If you have direct debits outside Ireland, you will have to notify these providers yourself. Likewise, if you have any recurring payments on your debit card such as music streaming or gym membership you will have to notify these companies of your new card details. These don’t count as direct debits and won’t be moved over to your new account as part of the switching process.
Your old bank will send your new bank a list of your standing orders and they will set these up to go from your new account, but again it is a good idea to double check these have been set up correctly and will be paid on time.
The balance in your old account will be transferred as part of the switching process, but you may need to leave enough money in your old account to cover any fees that you owe. Remember to keep enough money in your old and new accounts to cover any payments that are due to be taken and don’t use your debit card on your old account during this period as it can delay the account closing.
Step 4: New account is up and running
Depending on what option you chose, your new account will be fully operational and your old account will either be closed or left open. You will receive a debit card for your new account and you can destroy the cards for your old account.
If you did not register for internet banking when opening your new account, make sure to do this when the new account is up and running. Online banking is a convenient way to check that all your bills are being paid correctly and your salary is getting paid into your new account.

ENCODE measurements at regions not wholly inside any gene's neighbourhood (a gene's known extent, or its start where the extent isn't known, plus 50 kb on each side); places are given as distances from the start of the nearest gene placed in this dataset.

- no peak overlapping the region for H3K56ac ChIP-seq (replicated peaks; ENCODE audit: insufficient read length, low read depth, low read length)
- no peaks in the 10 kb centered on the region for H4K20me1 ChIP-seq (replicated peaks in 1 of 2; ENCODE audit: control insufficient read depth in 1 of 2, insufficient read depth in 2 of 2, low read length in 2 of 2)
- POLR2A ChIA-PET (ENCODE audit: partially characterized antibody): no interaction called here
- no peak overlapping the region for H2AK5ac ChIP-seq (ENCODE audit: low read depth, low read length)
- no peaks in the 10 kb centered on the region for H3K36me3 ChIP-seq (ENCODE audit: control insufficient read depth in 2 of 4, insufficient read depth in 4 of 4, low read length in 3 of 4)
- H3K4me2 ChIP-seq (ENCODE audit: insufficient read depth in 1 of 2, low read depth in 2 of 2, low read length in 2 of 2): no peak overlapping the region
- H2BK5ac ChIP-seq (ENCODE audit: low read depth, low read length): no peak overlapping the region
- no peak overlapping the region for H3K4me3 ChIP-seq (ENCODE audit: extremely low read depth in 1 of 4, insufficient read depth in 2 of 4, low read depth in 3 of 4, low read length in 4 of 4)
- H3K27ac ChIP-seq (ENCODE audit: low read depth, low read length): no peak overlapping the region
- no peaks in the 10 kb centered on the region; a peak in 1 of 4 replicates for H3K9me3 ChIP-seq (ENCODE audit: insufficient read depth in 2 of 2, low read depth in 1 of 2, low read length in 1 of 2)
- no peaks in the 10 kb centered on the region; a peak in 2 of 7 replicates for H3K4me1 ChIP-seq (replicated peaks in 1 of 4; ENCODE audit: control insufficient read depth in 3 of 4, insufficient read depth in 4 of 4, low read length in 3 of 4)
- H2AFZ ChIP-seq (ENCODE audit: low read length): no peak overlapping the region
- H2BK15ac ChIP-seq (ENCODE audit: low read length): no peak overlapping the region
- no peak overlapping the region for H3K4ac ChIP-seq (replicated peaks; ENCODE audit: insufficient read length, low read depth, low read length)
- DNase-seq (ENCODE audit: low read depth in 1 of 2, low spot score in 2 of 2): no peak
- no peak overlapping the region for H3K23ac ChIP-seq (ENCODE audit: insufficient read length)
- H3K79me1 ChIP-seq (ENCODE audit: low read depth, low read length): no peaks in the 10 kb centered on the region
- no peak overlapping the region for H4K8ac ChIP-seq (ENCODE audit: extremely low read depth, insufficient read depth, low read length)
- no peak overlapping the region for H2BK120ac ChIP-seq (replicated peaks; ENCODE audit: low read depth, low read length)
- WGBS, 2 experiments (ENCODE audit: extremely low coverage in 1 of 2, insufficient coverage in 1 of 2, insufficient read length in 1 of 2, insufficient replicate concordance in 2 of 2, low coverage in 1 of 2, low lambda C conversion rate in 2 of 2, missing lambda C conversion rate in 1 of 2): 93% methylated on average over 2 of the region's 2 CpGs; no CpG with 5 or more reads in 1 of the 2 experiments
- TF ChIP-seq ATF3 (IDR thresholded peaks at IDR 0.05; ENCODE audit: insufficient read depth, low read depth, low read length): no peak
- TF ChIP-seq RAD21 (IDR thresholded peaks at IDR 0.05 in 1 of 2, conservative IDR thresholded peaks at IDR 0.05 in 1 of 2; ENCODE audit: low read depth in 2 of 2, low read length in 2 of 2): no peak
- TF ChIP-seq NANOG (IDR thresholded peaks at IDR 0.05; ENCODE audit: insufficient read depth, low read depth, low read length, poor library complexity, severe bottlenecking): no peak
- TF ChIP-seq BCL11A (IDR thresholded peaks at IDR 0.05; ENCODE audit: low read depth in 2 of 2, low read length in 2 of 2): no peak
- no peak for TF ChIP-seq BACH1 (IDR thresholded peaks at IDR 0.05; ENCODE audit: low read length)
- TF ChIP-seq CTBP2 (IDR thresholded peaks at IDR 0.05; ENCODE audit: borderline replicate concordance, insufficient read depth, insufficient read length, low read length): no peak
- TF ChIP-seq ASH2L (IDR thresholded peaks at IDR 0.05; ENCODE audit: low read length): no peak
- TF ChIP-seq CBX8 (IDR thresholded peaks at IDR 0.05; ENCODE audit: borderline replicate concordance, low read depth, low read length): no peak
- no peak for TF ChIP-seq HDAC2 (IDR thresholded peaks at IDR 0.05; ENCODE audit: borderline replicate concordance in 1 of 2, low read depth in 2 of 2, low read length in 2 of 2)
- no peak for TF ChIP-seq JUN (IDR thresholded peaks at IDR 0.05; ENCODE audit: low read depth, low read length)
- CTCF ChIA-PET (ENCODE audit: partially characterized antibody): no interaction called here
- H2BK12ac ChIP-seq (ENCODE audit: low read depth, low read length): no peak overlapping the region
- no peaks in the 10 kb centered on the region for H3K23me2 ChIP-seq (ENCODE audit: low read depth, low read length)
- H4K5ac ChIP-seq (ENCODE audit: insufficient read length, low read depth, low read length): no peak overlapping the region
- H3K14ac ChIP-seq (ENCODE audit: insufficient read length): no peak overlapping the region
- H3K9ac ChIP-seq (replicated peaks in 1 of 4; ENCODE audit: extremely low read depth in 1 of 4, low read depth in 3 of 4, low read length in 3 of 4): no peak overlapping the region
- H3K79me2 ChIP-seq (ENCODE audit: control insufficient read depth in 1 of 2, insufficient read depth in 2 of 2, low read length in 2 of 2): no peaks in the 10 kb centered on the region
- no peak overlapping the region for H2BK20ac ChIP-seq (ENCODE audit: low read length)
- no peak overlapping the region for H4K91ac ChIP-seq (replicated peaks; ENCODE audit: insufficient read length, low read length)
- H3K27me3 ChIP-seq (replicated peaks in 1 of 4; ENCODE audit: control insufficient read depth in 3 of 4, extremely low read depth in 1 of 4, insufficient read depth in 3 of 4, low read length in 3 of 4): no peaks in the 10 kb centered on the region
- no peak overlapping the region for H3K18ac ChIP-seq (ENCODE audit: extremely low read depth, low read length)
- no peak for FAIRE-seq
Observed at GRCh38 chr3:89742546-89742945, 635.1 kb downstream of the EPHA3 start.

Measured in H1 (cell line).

Other things to think about
If a direct debit or payment is due on the switching date, this can delay the process. A handy way to be sure this doesn’t happen is to go through your bank statements and/or online banking for the previous three or four months and make sure nothing is due to be paid on the date you have picked.
You can also carry out the switching process yourself and do it over a longer time frame than the 10 working days. This may mean you end up paying fees and charges for a few weeks on two accounts and you will need to transfer direct debits and standing orders yourself.
|Karen has researched the different current account providers online and used our current account comparisons and has decided to switch her current account from bank A to bank B.
She visits bank B and asks for a switching pack which she takes home and reads. She then completes all the forms and returns to bank B’s branch with her proof of ID and address to open her new account.
Karen has been getting paid on the 25th of each month for a long time and so has set up all her direct debits, standing orders and payments to come out around this date as she knows she will always have the money available to pay them.
She has direct debits set up to pay her gas, electricity and insurance as well as a standing order for her rent and another one for saving with the Credit Union. She has recurring payments on her debit card to pay for Netflix and her gym. All these payments come out around the 25th of each month after pay day.
When discussing her options with the adviser in bank B she decides to set a switching date for the 10th of the following month as she knows nothing is due in or out of her account around this time.
Five days before the switching date Karen stops using her debit card to make contactless payments and buy things in the local shop and instead makes one ATM cash withdrawal that she knows will see her through.
She also gets in touch with the payroll department in work and provides them with her new bank details straight away so she doesn’t miss a salary payment. When she is certain that her new account is fully open, the balance has been transferred and all her payments have been moved over, she destroys her old bank cards securely and replaces it with a new one from bank B.